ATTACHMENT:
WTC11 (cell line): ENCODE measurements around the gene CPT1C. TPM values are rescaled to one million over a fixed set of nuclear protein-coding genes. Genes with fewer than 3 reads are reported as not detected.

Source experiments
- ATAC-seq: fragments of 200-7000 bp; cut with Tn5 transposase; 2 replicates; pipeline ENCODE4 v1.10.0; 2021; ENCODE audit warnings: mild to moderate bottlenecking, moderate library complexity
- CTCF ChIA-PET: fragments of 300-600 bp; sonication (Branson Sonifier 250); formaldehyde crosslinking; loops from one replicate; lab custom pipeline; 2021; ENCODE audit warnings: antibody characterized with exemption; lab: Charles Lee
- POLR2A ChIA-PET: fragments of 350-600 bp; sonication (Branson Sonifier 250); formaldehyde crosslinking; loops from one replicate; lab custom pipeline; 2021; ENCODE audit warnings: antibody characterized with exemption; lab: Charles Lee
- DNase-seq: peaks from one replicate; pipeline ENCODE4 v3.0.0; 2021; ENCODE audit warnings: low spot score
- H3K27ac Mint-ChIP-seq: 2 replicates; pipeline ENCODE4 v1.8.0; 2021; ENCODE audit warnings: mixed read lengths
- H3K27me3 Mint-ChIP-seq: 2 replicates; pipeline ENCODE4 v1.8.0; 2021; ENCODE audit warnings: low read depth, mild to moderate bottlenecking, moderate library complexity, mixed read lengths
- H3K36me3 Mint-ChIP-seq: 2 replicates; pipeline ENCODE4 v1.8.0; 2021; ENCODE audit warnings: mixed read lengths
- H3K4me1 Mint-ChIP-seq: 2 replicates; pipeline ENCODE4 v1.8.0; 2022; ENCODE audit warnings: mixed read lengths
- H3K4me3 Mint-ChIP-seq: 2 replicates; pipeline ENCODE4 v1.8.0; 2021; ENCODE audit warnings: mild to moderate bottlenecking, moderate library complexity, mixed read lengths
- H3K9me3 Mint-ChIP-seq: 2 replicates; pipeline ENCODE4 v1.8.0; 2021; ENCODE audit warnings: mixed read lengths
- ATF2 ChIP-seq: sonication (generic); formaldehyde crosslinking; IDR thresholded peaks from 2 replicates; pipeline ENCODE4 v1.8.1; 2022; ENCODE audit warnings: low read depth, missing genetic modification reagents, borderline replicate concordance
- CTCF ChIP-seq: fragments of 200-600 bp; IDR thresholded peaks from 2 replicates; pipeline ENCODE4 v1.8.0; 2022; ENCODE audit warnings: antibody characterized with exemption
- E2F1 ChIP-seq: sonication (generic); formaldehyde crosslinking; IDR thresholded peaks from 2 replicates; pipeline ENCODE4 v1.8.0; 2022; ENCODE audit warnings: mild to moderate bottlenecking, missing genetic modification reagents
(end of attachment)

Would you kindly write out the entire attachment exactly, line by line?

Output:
WTC11 (cell line): ENCODE measurements around the gene CPT1C. TPM values are rescaled to one million over a fixed set of nuclear protein-coding genes. Genes with fewer than 3 reads are reported as not detected.

Source experiments
- ATAC-seq: fragments of 200-7000 bp; cut with Tn5 transposase; 2 replicates; pipeline ENCODE4 v1.10.0; 2021; ENCODE audit warnings: mild to moderate bottlenecking, moderate library complexity
- CTCF ChIA-PET: fragments of 300-600 bp; sonication (Branson Sonifier 250); formaldehyde crosslinking; loops from one replicate; lab custom pipeline; 2021; ENCODE audit warnings: antibody characterized with exemption; lab: Charles Lee
- POLR2A ChIA-PET: fragments of 350-600 bp; sonication (Branson Sonifier 250); formaldehyde crosslinking; loops from one replicate; lab custom pipeline; 2021; ENCODE audit warnings: antibody characterized with exemption; lab: Charles Lee
- DNase-seq: peaks from one replicate; pipeline ENCODE4 v3.0.0; 2021; ENCODE audit warnings: low spot score
- H3K27ac Mint-ChIP-seq: 2 replicates; pipeline ENCODE4 v1.8.0; 2021; ENCODE audit warnings: mixed read lengths
- H3K27me3 Mint-ChIP-seq: 2 replicates; pipeline ENCODE4 v1.8.0; 2021; ENCODE audit warnings: low read depth, mild to moderate bottlenecking, moderate library complexity, mixed read lengths
- H3K36me3 Mint-ChIP-seq: 2 replicates; pipeline ENCODE4 v1.8.0; 2021; ENCODE audit warnings: mixed read lengths
- H3K4me1 Mint-ChIP-seq: 2 replicates; pipeline ENCODE4 v1.8.0; 2022; ENCODE audit warnings: mixed read lengths
- H3K4me3 Mint-ChIP-seq: 2 replicates; pipeline ENCODE4 v1.8.0; 2021; ENCODE audit warnings: mild to moderate bottlenecking, moderate library complexity, mixed read lengths
- H3K9me3 Mint-ChIP-seq: 2 replicates; pipeline ENCODE4 v1.8.0; 2021; ENCODE audit warnings: mixed read lengths
- ATF2 ChIP-seq: sonication (generic); formaldehyde crosslinking; IDR thresholded peaks from 2 replicates; pipeline ENCODE4 v1.8.1; 2022; ENCODE audit warnings: low read depth, missing genetic modification reagents, borderline replicate concordance
- CTCF ChIP-seq: fragments of 200-600 bp; IDR thresholded peaks from 2 replicates; pipeline ENCODE4 v1.8.0; 2022; ENCODE audit warnings: antibody characterized with exemption
- E2F1 ChIP-seq: sonication (generic); formaldehyde crosslinking; IDR thresholded peaks from 2 replicates; pipeline ENCODE4 v1.8.0; 2022; ENCODE audit warnings: mild to moderate bottlenecking, missing genetic modification reagents